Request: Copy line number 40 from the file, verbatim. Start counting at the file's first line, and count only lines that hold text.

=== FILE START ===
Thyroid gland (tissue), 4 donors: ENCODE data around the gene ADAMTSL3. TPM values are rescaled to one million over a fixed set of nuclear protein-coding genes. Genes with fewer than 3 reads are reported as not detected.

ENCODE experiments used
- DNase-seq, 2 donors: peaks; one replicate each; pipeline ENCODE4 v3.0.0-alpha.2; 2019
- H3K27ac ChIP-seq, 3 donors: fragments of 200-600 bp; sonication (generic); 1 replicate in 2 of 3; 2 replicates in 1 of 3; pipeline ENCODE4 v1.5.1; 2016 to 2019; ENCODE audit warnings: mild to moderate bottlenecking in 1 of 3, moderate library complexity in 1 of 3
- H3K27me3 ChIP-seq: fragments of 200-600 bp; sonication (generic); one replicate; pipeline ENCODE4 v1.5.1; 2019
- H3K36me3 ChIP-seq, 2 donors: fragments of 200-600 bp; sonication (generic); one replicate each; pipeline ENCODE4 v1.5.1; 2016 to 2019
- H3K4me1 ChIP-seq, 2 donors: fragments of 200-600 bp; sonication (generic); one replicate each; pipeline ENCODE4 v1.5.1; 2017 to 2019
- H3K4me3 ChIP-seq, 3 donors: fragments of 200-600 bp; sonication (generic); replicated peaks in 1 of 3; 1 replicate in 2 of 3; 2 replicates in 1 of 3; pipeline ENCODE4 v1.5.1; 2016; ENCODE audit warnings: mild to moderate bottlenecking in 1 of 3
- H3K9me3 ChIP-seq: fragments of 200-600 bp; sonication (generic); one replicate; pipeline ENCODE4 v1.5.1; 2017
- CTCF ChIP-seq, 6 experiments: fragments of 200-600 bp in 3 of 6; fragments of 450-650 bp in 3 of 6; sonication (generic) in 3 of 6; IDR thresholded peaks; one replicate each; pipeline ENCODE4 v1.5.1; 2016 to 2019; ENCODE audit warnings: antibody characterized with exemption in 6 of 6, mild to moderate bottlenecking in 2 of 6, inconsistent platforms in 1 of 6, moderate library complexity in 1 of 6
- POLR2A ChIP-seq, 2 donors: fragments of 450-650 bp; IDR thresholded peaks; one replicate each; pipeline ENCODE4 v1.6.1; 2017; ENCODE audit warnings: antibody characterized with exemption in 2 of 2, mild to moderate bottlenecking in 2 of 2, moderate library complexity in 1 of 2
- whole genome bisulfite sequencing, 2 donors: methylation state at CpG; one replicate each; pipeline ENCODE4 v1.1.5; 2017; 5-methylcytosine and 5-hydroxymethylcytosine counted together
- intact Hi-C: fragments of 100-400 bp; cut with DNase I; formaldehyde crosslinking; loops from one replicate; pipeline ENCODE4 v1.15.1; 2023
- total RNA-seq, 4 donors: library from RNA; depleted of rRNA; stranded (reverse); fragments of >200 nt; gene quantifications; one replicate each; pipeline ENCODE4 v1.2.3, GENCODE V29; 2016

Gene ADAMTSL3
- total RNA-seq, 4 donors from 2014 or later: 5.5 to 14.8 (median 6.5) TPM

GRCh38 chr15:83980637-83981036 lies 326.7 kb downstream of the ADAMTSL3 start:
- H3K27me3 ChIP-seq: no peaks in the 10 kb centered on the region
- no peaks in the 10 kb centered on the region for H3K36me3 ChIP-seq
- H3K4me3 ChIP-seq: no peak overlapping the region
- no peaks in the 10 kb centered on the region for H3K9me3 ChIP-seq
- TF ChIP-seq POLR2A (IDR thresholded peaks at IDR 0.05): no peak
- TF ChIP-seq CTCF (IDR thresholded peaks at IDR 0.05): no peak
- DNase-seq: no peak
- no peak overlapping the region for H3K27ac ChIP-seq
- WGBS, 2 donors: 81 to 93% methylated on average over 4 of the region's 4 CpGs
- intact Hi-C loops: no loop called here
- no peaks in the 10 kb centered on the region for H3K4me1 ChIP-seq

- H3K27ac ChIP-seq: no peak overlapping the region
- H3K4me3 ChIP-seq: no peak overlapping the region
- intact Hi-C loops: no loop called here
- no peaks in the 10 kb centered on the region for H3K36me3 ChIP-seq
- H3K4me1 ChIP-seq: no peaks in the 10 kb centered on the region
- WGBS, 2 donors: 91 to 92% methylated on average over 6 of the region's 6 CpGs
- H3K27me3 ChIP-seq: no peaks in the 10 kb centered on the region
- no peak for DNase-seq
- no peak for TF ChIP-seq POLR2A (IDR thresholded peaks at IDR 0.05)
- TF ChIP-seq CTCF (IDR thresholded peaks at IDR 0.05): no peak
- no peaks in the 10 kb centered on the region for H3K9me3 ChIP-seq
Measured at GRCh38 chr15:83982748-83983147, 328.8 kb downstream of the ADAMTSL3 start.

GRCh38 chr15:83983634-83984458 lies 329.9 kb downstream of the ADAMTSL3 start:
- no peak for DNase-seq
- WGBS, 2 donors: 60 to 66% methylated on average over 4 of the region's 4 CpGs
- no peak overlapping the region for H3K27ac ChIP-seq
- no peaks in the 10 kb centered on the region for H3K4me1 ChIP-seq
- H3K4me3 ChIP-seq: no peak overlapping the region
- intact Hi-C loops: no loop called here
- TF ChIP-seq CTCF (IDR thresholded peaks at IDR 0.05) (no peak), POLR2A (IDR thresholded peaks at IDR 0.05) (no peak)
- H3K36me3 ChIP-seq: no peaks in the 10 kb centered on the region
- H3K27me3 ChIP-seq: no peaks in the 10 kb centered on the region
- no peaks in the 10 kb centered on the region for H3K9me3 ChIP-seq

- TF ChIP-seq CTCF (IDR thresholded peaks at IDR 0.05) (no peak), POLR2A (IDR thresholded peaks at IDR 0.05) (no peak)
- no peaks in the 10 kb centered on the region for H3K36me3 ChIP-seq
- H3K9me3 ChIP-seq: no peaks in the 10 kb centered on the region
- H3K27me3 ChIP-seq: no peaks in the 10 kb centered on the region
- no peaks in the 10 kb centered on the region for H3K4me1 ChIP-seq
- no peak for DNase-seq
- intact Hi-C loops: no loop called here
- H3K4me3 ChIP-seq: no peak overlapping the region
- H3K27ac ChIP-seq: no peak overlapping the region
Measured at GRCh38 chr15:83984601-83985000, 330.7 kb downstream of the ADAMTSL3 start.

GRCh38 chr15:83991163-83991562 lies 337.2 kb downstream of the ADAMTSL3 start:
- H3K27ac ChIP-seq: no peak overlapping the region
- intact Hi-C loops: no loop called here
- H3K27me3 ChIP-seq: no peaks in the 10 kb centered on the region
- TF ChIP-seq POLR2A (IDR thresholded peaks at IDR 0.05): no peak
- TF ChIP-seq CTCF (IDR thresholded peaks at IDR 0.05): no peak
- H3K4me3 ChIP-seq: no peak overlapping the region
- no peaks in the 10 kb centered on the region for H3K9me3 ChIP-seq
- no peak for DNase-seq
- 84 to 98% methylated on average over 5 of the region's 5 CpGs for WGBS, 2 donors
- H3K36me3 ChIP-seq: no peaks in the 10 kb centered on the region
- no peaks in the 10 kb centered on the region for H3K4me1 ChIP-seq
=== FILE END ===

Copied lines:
Measured at GRCh38 chr15:83982748-83983147, 328.8 kb downstream of the ADAMTSL3 start.